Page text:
The United Kingdom has been slow to catch on to the electric car revolution. While countries like Norway have been leading the way in terms of electric car adoption, the UK has lagged behind. There are a number of reasons for this, but the biggest one is probably range anxiety—the fear that an electric car will run out of power before reaching its destination. However, with new advances in battery technology, this fear is beginning to dissipate, and more and more people are starting to consider electric cars as a viable option. So, is the UK really ready for electric cars? Let’s take a look at the evidence.
One of the biggest barriers to electric car adoption has been the lack of infrastructure. Unlike petrol and diesel cars, electric cars need to be plugged in to recharge, which means that a network of charging stations needs to be in place before people will feel comfortable making the switch. Fortunately, this is starting to change. In recent years, there has been a dramatic increase in the number of public charging stations across the UK. According to government figures, there were over 16,000 public charging points in 2017, compared to just 3,500 in 2013. This increase in infrastructure is crucial if electric cars are going to become mainstream.
Another barrier to electric car adoption has been cost. Historically, electric cars have been much more expensive than their petrol or diesel counterparts. However, this is starting to change as well. Thanks to advancements in battery technology, manufacturing efficiencies, and government incentives, the price of electric cars is falling rapidly. In fact, it is estimated that by 2030, electric cars will be cheaper to buy and run than petrol or diesel cars. This fall in price is likely to result in a significant increase in demand for electric cars over the next decade.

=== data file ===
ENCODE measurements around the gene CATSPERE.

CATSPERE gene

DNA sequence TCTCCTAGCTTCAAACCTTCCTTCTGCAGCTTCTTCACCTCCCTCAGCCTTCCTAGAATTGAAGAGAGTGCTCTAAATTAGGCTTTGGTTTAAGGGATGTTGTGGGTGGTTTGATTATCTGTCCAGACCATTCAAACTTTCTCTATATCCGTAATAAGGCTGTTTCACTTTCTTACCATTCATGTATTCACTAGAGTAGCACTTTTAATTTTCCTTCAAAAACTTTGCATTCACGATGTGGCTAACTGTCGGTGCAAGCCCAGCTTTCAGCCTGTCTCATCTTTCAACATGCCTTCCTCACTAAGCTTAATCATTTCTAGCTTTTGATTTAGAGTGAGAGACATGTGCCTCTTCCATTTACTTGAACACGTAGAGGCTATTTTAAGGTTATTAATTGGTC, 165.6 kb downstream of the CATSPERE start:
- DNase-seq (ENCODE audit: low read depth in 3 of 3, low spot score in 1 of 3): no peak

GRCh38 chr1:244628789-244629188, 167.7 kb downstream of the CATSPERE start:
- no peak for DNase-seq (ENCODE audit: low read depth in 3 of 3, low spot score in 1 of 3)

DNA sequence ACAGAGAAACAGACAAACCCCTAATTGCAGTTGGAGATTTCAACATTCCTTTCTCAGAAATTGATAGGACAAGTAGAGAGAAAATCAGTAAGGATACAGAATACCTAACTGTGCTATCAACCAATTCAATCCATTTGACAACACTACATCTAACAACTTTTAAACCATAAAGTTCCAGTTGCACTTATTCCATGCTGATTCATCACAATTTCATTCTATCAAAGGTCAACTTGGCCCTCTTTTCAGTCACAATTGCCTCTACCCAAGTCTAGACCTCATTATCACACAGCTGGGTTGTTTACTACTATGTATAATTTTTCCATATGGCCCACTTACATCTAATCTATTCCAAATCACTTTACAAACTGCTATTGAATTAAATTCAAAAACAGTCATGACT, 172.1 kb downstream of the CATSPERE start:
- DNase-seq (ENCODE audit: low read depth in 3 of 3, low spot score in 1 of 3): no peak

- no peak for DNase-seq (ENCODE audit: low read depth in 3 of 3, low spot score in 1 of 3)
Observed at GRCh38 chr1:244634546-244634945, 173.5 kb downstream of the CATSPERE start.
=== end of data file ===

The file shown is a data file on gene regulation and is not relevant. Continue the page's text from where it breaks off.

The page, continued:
Range Anxiety diminishing
As mentioned earlier, one of the main reasons why people have been reluctant to switch to electric cars is range anxiety—the fear that an electric car will run out of power before reaching its destination. However, this fear is beginning to dissipate as battery technology improves and ranges increase. The average range of an electric car has increased from around 100 miles in 2010 to over 200 miles in 2019. This increase in range means that people are now able to switch to an electric car without having to make major changes to their driving habits.
It’s clear that there are a number of factors working in favor of electric car adoption in the UK. From falling prices to improved infrastructure and longer ranges, there are plenty of reasons why now might be the time to switch from traditional petrol or diesel cars to an electric model. Of course, only time will tell whether or not the UK is truly ready for electric cars—but if current trends are anything to go by, it won’t be long until they’re ubiquitous on our roads.